This isn't The Sixth Sense, or The Usual Suspects. Previous scenes do not have new but equally valid meanings following the surprise revelation. In High Tension, following the twist, previous scenes make no sense whatsoever. The twist ending makes everything up to that point completely wrong.

The Usual Suspects is the more apt comparison, because both films rely on an unreliable narrator to make the twist plausible. I know this about High Tension because the film's director tells us in the Special Features that this is what he intended. The problem is -- he cut it out of the movie. He tells us flat out that this is what he's done, as though he doesn't realize or care that it's ruined his film. See, the deal is supposed to be, we open with a badly-wounded Marie telling the story of the film to a doctor. At the end of her story, the doctor makes her watch a videotape from the gas station, showing her killing the attendant, and proving that there was no other person, that she was the one who did it all. And while that would've been irritating and a bit unfair, it still would've allowed the film to retain its integrity.

But the director cut that part out. Marie isn't telling the story. We're simply being shown the story in a straightforward fashion, which, as it stands, culminates in an impossible, film-ruining twist.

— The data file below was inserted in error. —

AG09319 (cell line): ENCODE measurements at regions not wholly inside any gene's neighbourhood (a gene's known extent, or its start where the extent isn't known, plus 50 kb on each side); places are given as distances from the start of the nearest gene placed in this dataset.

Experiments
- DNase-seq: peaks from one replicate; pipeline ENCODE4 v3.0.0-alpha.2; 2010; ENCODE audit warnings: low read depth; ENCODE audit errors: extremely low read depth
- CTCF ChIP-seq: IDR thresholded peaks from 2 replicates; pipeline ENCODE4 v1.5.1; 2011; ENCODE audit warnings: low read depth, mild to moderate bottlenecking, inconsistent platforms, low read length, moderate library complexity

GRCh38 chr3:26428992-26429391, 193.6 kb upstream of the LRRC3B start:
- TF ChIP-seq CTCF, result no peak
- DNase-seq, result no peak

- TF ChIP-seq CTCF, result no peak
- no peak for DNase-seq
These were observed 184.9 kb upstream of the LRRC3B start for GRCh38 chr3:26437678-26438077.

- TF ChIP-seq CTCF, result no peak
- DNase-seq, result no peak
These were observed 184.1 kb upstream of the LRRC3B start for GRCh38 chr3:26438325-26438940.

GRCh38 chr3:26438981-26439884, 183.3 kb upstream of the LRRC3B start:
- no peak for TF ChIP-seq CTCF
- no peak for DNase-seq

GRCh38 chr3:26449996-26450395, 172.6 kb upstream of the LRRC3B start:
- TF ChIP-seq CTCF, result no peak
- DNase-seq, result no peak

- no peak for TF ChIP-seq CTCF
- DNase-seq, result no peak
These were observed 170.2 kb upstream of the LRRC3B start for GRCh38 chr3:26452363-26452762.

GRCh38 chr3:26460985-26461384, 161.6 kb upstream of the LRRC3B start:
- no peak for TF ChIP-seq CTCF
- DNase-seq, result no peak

If Marie were shown telling the story, then it wouldn't matter how inconsistent the majority of the film has been. For example: the gas station attendant clearly speaks and reacts to two different people, in two different places, not one person with multiple personalities. Or there's the car chase: when the killer leaves the gas station, Marie follows him in a separate car, and is eventually run off the road by the killer in his van. Those discrepancies wouldn't matter if we could eventually see that Marie had made up those parts of the story. But since she doesn't, everything falls apart.

And even if she were telling the story, she includes too many details that she couldn't possibly have known. Before the killer arrives at Alexia's family's farmhouse, we see him sitting in his van on a dirt road, using a decapitated head to, well, give himself head. (Yeah: yikes.) Why would this detail be in Marie's story? She couldn't possibly have known it. Or why would the policemen investigating the killer's crimes be in Marie's story? There is no possible reason. No matter how you look at the film, it falls to pieces.

Having said all that, having completely spoiled it for any potential viewers, I'd still give this film a mild recommendation to horror aficionados, based on its well-crafted atmosphere of terror and suspense (for most of its running length), and its unrelenting carnage. The director succeeded in many ways in bringing his horrific vision to life. Too bad he got a little too clever for his own good, and torpedoed his own film with a truly idiotic twist.